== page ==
Both globally and in Europe organic rotations are longer and more diverse than non-organic rotations (Barbieri et al., 2017). This is essential for nitrogen supply, and for pest and weed control (Stockdale et al., 2001). Barbieri et al. (2017) found that catch crops and undersown cover crops are 2.4 and 8.7 times more frequent in organic than in conventional systems, respectively. They further found that the share of pulses and temporary fodder crops (such as alfalfa, clover and ryegrass) were higher in organic than in non-organic crop rotations, and that the difference between organic and non-organic crop rotations was greater in this respect in Europe than in North America and globally. They further found that more legumes are included in fodder crops, and in catch crops, undersown cover crops and intercropping than in non-organic rotations. In addition to plant-derived N, organic N is applied as manure or other organic fertilisers and amendments. The great diversity of N mineralisation patterns among the organic fertilisers and crop residues is a challenge for farm management to synchronise the N release with plant N uptake. If N is released during periods with poor plant uptake, then the content of soil mineral nitrogen (SMN) and other easily available N can accumulate, creating a large risk of N losses via gaseous emissions or leaching. Because N is mainly applied through plant residues and a limited amount of organic fertilisers in arable organic systems, the N turnover from biological activity is crucial for the content and type of SMN. Plants and organic fertilisers are also important sources of soil organic carbon (SOC). We address how the supply and quality of organic matter in above- and below-ground residues and organic amendments influence the availability and type of SMN and degradable carbon.
Increasing the content of SOC enhances the risk of N2O emissions (Li et al., 2005). This is true whether the soil has a high content of SOC or the content is increased via the addition of organic matter to the soil, and is caused by the tight link between SOC and microbial N2O production (Sahrawat and Keeney, 1986). Because the impact of SOC on N2O emission is dependent on NO3 content in soil (e.g. Weier et al., 1992; Li et al., 2005), we address how the supply of N and carbon (C) via organic inputs drive N2O emissions in organic arable rotations. Based on the IPCC (2006), most inventories and farm models assume that 1 % of total N-input by fertilisers, manure and plant residues are emitted as N2O–N. Skinner et al. (2014) found no correlation between total N-input and N2O emission in organic systems. If this is a general trend, the total N-input cannot be used to estimate N2O emissions from organic crop rotations. In non-organic cropping systems, peak fluxes of N2O are commonly observed shortly after fertilisation with mineral fertilisers in moist soil (Smith et al., 2012), whereas in organic crop rotations the highest fluxes are often observed after the incorporation of plant residues (e.g. Pappa et al., 2011; Nadeem et al., 2012; Brozyna et al., 2013; Krauss et al., 2017b; Skinner et al., 2019). Because of the enhanced content of SOM and thus the larger impact of background emissions of N2O in organic versus non-organic cropping systems (Skinner et al., 2014), increased background emissions are likely to have a major impact in organic-crop rotations. In order to design good mitigation strategies, it is useful to know the relative importance of these two sources of N2O emissions.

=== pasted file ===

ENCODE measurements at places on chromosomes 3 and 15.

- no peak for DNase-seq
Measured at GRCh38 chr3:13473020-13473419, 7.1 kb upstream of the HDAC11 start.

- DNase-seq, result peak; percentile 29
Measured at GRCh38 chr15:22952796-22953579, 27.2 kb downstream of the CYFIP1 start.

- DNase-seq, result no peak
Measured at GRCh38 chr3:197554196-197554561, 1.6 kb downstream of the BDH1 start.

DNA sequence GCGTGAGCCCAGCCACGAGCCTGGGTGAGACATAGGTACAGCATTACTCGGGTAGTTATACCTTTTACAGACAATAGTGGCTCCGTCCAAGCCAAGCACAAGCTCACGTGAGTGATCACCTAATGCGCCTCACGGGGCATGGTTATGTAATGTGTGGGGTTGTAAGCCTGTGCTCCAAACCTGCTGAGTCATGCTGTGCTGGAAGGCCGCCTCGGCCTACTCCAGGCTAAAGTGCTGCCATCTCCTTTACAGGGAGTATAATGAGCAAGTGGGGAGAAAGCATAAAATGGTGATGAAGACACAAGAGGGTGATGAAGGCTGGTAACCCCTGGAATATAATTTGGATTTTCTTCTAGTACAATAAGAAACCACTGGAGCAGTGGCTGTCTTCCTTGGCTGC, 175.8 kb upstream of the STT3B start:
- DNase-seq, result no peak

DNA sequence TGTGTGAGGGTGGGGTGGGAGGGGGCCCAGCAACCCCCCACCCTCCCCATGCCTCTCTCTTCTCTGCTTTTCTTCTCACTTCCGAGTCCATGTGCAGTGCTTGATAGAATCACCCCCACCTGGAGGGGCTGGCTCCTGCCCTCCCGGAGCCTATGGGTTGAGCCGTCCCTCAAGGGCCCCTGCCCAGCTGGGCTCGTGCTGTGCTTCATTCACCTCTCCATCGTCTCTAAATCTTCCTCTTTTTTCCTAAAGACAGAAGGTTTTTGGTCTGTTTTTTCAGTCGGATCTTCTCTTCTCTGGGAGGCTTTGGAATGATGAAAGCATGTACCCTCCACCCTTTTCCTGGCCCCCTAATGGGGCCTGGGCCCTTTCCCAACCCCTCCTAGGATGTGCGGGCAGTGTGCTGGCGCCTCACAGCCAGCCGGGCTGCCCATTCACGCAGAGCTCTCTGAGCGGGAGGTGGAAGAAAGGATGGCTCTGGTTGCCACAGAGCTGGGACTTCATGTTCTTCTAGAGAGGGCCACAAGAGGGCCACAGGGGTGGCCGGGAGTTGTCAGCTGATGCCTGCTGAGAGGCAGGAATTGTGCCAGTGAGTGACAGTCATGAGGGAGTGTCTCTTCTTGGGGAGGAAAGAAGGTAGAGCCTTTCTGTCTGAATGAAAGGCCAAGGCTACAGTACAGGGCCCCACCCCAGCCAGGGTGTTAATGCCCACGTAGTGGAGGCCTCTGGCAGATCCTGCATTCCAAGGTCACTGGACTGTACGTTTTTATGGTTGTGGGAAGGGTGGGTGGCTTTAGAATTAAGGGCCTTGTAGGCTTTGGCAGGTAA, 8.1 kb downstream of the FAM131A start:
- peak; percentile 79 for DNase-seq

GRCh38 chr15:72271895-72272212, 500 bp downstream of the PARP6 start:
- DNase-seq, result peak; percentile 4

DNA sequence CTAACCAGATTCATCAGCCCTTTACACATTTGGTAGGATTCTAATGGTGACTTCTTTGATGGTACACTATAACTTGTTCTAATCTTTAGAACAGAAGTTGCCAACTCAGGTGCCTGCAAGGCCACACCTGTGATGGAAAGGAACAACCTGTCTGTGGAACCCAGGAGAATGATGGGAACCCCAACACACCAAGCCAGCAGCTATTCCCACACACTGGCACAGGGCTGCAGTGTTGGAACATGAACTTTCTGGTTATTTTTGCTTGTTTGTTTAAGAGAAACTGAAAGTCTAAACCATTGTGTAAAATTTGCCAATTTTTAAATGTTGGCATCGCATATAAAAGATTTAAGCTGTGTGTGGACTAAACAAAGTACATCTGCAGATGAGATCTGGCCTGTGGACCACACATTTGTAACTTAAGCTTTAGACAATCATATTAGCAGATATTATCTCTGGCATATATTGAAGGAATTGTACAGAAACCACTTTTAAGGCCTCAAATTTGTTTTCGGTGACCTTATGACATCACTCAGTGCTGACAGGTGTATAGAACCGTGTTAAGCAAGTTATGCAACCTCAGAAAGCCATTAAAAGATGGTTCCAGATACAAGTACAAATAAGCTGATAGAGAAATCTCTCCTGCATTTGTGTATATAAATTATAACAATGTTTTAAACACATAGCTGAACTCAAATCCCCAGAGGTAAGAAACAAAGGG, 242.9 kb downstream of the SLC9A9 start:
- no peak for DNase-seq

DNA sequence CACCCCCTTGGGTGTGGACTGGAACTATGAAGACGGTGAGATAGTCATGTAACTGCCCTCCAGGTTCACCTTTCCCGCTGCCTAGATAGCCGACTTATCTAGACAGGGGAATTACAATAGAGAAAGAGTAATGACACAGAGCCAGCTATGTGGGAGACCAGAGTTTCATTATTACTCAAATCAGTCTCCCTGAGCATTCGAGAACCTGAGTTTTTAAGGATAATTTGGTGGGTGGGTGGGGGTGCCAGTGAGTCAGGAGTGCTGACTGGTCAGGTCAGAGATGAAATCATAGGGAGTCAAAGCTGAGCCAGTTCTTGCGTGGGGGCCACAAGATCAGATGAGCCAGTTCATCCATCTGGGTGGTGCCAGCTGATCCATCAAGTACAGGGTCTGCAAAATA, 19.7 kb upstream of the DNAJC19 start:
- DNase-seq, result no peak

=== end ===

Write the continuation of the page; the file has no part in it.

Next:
The main sources for NO3 leaching are NO3 from the nitrification of plant residues and added organic matter, as NO3 fertilisers are prohibited in organic systems. The crop N requirement dependency on soil organic matter turnover may lead to an asynchrony between crop nutrient demand and the mineralisation of soil organic N, which enhances the risk of NO3 leaching (Di and Cameron, 2002; Crew et al., 2005). Furthermore, soil cultivation for weeding or the incorporation of plant residues have been shown to influence NO3 leaching (Askegaard et al., 2011). We discuss the main drivers for NO3 leaching in organic arable cropping systems and the associated preventative measures. We address the following questions for organic arable crop rotations: